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Want to Win the NCAA Tournament? Your Coach Had Better Be a Good General Manager

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The most important thing a college coach can do to help his team win the NCAA tournament isn’t to draw up killer plays or give inspiring halftime speeches — it’s to build a perfect roster.

Sure, luck plays a huge part of winning during March Madness. But it ultimately comes down to matching the skill sets of your best players with the rest of your roster. The tournament is when you find out whether the sum of your team is better or worse than its parts. Recruiting McDonald’s All Americans is great, but just like a GM at the next level, you need to surround those blue-chippers with complementary pieces.

Consider John Calipari and some of his recent Kentucky teams. Given the kind of individual talent he recruited, Calipari probably should have three national titles. The DeMarcus Cousins team in 2010, the Anthony Davis team in 2012, and the Karl-Anthony Towns team in 2015 all featured Naismith Award–worthy (or winning, in Davis’s case) players. But Calipari has built a roster capable of winning the big dance only once, with Davis in ’12.

Accumulating future lottery picks is great, but winning a national title is more about finding the right mix of players. In something of a mirror image of this season’s Thunder failing to complement Kevin Durant and Russell Westbrook with adequate outside shooting, Kentucky’s inconsistent big men have let down their playmakers. And this isn’t the first time that Cal has gone into March with an imbalanced squad.

Calipari had Boogie, John Wall, and Eric Bledsoe in 2010, but no shooting around them. When that Kentucky team faced West Virginia in the Elite Eight, Bob Huggins dared the Wildcats to shoot, and they couldn’t, going 4-for-32 from 3-point range. When Cal did have knockdown shooters — Doron Lamb, Darius Miller, and Kyle Wiltjer — around Davis in 2012, Kentucky rolled to a title. In 2015, the Wildcats again had shooters — Tyler Ulis and Devin Booker — to go with a big man in Towns, but Calipari decided he wanted to die on the Harrison twins hill, and Aaron and Andrew took only two 3s in the Final Four loss to Wisconsin.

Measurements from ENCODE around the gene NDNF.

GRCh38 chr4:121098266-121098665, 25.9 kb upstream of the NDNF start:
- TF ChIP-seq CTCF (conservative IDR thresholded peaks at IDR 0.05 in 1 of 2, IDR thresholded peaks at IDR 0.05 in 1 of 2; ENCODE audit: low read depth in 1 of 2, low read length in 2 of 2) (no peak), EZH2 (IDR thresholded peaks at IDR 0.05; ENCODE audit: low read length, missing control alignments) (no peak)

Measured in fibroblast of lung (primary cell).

This season’s Kentucky team has playmaking and shooting, but finding the right balance of scoring and defense from some combination of Skal Labissiere, Marcus Lee, Alex Poythress, and Derek Willis might be impossible.

The most complete team in this year’s bracket is probably Michigan State. Even when they don’t have a lot of high-level talent, Tom Izzo’s teams generally play well in March because they don’t have a lot of defined weaknesses. With two future NBA players in Denzel Valentine and Deyonta Davis and a balanced team around them, Sparty is going to be a tough out.

Winning the tournament is about answering a series of personnel questions. The stats and résumé are important, but it’s just as important for a coach to get the personnel balance right. You have to ask yourself questions like: Does this team have a great 1-on-1 scorer? Does it have a guy who gets everyone else involved? What about a guard who can control tempo? Can the team get offense from multiple options? Does it have enough shooting to complement its best players? What about rim protection and rebounding? Can the team guard all five positions?

If a coach has done his job as GM, and he can say “yes” to enough of those queries? That’s when you get to celebrate while “One Shining Moment” plays.

This piece originally appeared in the March 14, 2016, edition of the Ringer newsletter.